Jason Miller | April 17, 2015 5:42 pm
After eight months, the National Institute of Standards and Technology Tuesday released the cybersecurity framework for critical infrastructure providers.
But now the real work begins. NIST must move from its role of bringing more than 3,000 industry, academics and government experts together to one of persuader with a goal of making sure companies understand the benefits of implementing the framework.
Part of how NIST, and the government at large, will do that is through incentives.
In August, the White House offered some details on the recommendations provided by the departments of Homeland Security, Commerce and Treasury as to the areas where incentives could help adoption of the framework.
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A White House official said Tuesday some of the eight potential areas of incentives determined by the three agencies — insurance, grants, process preference, liability limitation, streamlined regulations, public recognition, rate recovery and cybersecurity research — are immediately applicable and would be implemented now.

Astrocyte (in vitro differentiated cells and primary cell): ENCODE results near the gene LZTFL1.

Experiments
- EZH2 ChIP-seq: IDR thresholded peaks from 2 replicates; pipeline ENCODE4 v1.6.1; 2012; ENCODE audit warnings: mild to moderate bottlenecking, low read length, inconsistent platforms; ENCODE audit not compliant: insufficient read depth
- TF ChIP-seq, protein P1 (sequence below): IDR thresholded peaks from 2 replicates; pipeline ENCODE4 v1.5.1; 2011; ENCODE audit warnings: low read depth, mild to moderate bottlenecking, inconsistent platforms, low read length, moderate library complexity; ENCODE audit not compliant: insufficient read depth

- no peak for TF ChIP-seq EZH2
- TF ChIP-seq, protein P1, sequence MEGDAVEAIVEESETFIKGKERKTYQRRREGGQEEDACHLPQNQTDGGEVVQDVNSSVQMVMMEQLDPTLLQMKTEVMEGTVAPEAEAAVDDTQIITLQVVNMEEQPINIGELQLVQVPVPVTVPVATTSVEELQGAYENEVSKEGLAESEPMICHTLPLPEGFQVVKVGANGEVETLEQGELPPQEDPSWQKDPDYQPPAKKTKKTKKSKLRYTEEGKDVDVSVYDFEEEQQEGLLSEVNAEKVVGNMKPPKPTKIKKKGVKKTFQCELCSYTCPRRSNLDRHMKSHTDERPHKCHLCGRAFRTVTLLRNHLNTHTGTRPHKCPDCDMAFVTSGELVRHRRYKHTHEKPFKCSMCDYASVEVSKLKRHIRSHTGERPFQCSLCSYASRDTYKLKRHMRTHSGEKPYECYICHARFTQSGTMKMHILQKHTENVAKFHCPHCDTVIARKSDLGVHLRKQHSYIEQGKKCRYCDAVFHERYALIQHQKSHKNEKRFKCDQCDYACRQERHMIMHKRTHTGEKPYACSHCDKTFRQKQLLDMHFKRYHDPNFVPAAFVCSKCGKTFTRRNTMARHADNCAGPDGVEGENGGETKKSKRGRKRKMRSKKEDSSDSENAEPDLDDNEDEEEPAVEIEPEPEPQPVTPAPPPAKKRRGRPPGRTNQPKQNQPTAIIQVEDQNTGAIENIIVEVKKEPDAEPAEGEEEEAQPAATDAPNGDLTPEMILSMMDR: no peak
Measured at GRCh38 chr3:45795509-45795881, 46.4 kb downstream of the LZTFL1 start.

Others can only be implemented once the cybersecurity framework is completed, so the administration will evaluate them in full once the framework is complete, the official said in an email.
“Agencies are already beginning to work with the insurance industry to develop groundwork so that the framework can be utilized properly within the current marketplace and developing the means to use framework adoption as a criteria for cybersecurity grants,” the official said. “Discussing these agency reports publicly is an interim step and does not indicate the administration’s final policy position on the recommended actions. We will be making more information on these efforts available as the framework and program are completed.”
Additionally, agencies will review the framework over the next three months. Those that already regulate industry sectors, such as electricity or banking, will determine if they have enough regulatory authority.
The White House official said sector-specific and other relevant agencies, most of which are non-regulatory, are actively working with the Homeland Security Department to provide information necessary to carry out the responsibilities under the Executive Order.